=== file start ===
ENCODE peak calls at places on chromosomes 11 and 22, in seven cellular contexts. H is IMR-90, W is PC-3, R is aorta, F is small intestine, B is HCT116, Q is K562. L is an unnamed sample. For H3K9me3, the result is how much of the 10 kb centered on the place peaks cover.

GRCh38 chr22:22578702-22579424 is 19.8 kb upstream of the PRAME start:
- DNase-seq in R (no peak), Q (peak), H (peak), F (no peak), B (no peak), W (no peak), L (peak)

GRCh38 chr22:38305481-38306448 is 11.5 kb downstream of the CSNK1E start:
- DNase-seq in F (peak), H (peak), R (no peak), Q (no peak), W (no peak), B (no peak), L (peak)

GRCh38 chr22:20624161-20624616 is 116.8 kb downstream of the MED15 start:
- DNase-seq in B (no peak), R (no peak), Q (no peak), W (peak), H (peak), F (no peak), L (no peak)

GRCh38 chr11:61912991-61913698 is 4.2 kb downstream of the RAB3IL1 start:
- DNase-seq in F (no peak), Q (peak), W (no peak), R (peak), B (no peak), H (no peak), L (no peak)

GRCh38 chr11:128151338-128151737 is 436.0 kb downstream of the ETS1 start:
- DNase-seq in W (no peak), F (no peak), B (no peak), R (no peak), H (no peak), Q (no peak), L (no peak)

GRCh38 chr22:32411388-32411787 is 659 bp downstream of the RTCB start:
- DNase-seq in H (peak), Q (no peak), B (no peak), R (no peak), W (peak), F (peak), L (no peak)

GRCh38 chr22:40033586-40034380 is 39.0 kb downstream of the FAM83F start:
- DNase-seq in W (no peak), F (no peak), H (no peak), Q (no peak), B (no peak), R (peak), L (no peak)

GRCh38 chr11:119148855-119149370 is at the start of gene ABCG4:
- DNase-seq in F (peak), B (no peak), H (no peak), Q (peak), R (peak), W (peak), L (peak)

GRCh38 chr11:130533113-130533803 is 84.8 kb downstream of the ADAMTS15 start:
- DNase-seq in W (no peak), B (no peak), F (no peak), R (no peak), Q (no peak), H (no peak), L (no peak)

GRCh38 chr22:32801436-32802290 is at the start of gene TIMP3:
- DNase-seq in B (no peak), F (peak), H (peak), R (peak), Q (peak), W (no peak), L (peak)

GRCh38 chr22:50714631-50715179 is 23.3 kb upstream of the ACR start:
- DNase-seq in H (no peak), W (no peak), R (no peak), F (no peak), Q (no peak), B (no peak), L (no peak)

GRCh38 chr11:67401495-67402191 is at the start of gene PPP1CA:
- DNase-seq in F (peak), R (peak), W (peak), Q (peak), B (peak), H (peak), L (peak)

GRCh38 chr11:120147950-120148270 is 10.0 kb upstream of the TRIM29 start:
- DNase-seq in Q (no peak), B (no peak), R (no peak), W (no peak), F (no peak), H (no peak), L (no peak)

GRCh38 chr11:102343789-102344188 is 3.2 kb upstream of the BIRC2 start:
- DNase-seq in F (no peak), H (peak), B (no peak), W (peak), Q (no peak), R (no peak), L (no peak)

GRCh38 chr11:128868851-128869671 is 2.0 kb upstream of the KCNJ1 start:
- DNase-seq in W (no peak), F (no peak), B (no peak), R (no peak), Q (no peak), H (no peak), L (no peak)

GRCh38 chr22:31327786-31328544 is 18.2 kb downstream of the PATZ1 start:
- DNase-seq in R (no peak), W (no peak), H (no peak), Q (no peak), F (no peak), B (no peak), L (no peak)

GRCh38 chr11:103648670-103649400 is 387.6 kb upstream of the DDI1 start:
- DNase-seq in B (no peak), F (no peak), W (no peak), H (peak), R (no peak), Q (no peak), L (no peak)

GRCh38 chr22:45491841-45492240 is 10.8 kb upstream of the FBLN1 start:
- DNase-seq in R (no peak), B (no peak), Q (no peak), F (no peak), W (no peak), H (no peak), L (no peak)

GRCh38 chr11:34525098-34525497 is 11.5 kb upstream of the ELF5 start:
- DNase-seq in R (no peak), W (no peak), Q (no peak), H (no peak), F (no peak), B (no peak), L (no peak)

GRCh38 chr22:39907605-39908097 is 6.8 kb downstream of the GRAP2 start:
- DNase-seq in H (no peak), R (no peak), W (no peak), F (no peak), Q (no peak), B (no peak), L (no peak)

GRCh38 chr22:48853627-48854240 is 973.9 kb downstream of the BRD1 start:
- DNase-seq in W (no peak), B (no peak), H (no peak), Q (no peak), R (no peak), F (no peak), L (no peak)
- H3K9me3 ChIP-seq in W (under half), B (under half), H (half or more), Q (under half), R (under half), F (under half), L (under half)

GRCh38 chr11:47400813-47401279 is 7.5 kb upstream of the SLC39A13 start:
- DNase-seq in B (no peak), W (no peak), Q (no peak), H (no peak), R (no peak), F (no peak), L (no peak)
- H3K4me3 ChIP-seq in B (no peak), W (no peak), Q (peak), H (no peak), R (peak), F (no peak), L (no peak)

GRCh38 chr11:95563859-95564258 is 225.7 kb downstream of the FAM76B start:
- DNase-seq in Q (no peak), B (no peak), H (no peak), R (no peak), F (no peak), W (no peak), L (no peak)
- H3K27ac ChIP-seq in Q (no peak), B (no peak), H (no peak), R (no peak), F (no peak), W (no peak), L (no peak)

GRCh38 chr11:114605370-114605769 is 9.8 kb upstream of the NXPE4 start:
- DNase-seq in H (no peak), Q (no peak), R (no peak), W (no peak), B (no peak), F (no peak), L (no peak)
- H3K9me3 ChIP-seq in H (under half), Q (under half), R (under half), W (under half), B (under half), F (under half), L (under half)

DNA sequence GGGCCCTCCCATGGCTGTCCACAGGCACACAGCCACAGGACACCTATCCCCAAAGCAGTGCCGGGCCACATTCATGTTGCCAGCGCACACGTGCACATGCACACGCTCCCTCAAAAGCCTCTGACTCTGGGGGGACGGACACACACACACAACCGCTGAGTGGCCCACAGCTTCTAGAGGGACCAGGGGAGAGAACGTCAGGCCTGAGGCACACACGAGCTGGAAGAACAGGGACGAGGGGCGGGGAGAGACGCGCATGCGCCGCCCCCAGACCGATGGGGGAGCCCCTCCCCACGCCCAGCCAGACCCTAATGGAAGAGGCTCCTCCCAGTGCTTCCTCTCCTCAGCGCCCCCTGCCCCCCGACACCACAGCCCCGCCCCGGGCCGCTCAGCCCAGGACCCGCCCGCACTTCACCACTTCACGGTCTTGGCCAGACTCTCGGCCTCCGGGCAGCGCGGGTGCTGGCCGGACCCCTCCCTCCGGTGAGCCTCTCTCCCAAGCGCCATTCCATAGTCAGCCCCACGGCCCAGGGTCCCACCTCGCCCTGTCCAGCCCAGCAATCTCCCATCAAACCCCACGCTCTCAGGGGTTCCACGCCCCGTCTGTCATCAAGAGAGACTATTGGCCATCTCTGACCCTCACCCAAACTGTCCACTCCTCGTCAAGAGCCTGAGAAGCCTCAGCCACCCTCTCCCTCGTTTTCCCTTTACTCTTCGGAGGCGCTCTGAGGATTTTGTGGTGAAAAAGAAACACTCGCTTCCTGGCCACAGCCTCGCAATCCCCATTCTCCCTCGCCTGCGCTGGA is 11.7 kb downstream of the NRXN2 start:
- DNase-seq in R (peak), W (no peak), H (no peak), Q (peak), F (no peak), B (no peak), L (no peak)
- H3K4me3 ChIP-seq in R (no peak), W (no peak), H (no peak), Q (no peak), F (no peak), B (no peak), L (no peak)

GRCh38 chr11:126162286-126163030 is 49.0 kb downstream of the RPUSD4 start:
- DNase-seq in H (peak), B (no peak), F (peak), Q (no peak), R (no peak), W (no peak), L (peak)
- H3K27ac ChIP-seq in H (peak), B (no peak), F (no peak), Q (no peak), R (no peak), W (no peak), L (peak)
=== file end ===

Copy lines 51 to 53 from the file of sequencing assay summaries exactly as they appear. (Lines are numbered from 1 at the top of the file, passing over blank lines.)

GRCh38 chr11:114605370-114605769 is 9.8 kb upstream of the NXPE4 start:
- DNase-seq in H (no peak), Q (no peak), R (no peak), W (no peak), B (no peak), F (no peak), L (no peak)
- H3K9me3 ChIP-seq in H (under half), Q (under half), R (under half), W (under half), B (under half), F (under half), L (under half)